An important aspect of working within the Early Years, is building and documenting a child’s EYFS learning journey. The learning journey maps individual development which can be later used when considering reporting and the Early Learning Goals at the end of Reception. The learning journey may comprise a range of evidence, including images, artwork, mark-making, videos, sound clips, and observations. This technology can capture ‘key moments’ exhibiting learning that takes place within play and adult-led activities. If a teacher creates an observation, some technology assessment tools, such as Tiny Tracker, offer the ability to type or record an observation with an image.

An EYFS learning journey provides a picture of the child. This picture may be built upon further with support from families. Caregivers can share their ideas about specific evidence and offer greater depth to an observation, through their own knowledge of the child. Early childhood educators agree that what we experience in the classroom is only one piece of the puzzle when understanding a child.

Sharing the EYFS learning journey also allows caregivers to follow their child’s progress, and provide further home support or enhancements, where appropriate. For example, a child struggling to understand concepts in English may benefit from a caregiver translating and discussing key learning concepts into their home language. A teacher may share a photo or short video with a description of an area the child struggled with. Sharing this information digitally takes very little extra time or effort for teachers. Similarly, a digital learning journey can be shared within wider teams, to ascertain any gaps in learning and areas in which the child excels. Using this information, the specialist and support teachers can provide further enhancements for the child as well as support mechanisms, where necessary.

When looking to record a specific milestone reached in a child’s development, using the option to video that moment for the EYFS learning journey can provide a further dimension to the record. The language used and experience can be viewed in detail, ensuring the observation is accurate. Then this information can later be analysed by a practitioner for accuracy and provides a second chance to experience that moment, to fully understand the learning taking place.

When creating an EYFS learning journey, it is important to provide quality comments and observations rather than quantity. For example, it is not necessary to include many pictures of a child completing a similar activity, unless a level of development can be seen within that activity. A child may return multiple times to building blocks, but unless a change in the activity or environment is seen, such as collaborating with another child or expanding the building such as adding characters or creating something new within the building.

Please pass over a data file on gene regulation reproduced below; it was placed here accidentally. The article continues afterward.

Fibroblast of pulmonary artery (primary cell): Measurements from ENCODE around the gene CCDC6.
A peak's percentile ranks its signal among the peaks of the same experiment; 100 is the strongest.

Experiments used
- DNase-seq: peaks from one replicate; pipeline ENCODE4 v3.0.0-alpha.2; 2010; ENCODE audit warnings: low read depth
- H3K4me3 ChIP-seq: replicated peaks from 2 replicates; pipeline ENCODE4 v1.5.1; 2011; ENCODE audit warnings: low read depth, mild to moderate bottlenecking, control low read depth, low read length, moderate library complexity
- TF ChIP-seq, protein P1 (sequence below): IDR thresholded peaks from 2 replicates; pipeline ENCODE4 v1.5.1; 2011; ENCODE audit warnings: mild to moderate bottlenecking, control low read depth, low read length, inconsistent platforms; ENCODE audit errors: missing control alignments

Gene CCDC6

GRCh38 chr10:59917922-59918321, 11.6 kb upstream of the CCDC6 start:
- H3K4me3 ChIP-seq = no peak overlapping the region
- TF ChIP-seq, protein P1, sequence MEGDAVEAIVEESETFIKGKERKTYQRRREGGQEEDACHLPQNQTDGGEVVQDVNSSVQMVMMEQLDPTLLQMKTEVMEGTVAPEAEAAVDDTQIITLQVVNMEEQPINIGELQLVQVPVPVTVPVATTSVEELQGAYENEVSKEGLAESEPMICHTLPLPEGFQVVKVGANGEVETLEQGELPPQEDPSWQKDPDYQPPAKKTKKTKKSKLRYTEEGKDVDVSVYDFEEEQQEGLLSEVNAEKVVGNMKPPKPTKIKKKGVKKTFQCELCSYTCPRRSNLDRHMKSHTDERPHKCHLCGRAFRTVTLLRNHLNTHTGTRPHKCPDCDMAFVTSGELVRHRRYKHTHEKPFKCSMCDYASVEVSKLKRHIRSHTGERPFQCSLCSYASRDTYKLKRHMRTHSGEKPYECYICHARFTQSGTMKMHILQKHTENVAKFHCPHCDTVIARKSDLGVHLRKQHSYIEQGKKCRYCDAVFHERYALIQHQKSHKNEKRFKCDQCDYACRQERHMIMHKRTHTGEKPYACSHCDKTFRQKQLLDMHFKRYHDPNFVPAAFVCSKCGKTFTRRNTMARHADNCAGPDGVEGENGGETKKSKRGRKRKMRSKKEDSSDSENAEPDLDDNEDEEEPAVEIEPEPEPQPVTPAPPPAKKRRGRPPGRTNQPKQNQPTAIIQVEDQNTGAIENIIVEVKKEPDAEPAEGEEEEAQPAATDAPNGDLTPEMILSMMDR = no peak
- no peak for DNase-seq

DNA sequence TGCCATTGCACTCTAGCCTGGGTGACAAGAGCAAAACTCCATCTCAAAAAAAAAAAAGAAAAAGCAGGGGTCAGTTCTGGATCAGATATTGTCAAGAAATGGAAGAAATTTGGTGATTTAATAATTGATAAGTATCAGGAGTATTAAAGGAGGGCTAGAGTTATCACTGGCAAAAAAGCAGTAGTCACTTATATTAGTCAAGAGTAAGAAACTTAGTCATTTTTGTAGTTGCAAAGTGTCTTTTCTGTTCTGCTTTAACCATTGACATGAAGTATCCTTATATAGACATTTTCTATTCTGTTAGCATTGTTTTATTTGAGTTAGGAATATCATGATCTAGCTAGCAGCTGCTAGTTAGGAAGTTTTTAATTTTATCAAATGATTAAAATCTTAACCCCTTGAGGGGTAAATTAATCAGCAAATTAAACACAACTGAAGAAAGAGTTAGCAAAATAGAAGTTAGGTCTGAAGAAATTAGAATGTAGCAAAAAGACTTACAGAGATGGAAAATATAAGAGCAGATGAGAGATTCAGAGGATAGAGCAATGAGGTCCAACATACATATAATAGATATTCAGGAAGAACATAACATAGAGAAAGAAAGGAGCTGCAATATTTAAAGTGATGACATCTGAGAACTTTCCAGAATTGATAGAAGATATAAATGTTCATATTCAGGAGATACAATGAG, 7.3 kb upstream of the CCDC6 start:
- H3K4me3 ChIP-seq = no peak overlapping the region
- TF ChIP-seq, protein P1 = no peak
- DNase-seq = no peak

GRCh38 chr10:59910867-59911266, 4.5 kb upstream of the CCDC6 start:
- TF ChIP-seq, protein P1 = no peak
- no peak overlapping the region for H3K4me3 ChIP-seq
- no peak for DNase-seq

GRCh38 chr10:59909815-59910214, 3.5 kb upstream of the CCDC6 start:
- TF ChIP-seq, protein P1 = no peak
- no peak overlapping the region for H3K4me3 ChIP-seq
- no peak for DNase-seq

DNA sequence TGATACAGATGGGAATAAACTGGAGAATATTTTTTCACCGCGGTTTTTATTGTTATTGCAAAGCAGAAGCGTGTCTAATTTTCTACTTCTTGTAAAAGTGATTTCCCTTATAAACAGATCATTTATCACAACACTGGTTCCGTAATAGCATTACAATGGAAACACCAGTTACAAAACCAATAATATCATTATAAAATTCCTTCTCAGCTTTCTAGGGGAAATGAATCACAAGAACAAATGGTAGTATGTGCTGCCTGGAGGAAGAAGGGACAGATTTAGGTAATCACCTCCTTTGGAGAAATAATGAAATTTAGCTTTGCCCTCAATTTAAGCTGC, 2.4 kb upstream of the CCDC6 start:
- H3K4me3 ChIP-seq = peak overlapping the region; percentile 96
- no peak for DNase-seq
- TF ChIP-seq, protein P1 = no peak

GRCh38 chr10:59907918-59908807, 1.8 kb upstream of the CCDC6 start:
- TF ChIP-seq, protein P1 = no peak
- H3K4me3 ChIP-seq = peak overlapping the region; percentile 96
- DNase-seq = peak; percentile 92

As children should be allowed to look over their learning journey, some educators believe observations should be recorded in ‘child-speak’ so the child can read back the teacher’s feedback. The documentation, therefore, is meaningful to the teachers, parents, and child (Howes, Wells, and Cave, 2020). An example of this would be recording a child in a role-play activity. The teacher would record what was said but also comment on the learning seen, in a positive way. If the child has the chance to read this, they then can understand how they interact and play contributes to their development and learning.

Children enjoy feedback and feel proud of their accomplishments. If a specific piece of exciting work has been recorded in the learning journey, this can be shown to the whole class, providing a picture prompt for the children to further discuss their task. Showing a child their attainment in a particular area of the EYFS learning journey can support their self-esteem and allow for metacognition. Metacognition refers to a child being aware of how they learn best and using these strategies in the future. One example of this would be using a carpet tile to form letters with their fingers, in addition to writing on a whiteboard. A discussion can ensue as to how creating this letter on the carpet before writing helped supported their knowledge of letter formation.

Author: Jess Gosling

Jess Gosling is an international teacher based in Taiwan. She can be contacted via her website or Twitter @JessGosling2. She has published a book to support those interested in international teaching, purchase links available on her website.

Reference

Wendy Howes, Jacky Wells and Sally Cave (November 24th, 2020) Learning Journeys-all about you, Nursery World blog. Available at: https://www.nurseryworld.co.uk/features/article/learning-journeys-all-about-you. (Accessed: 3rd February 2022).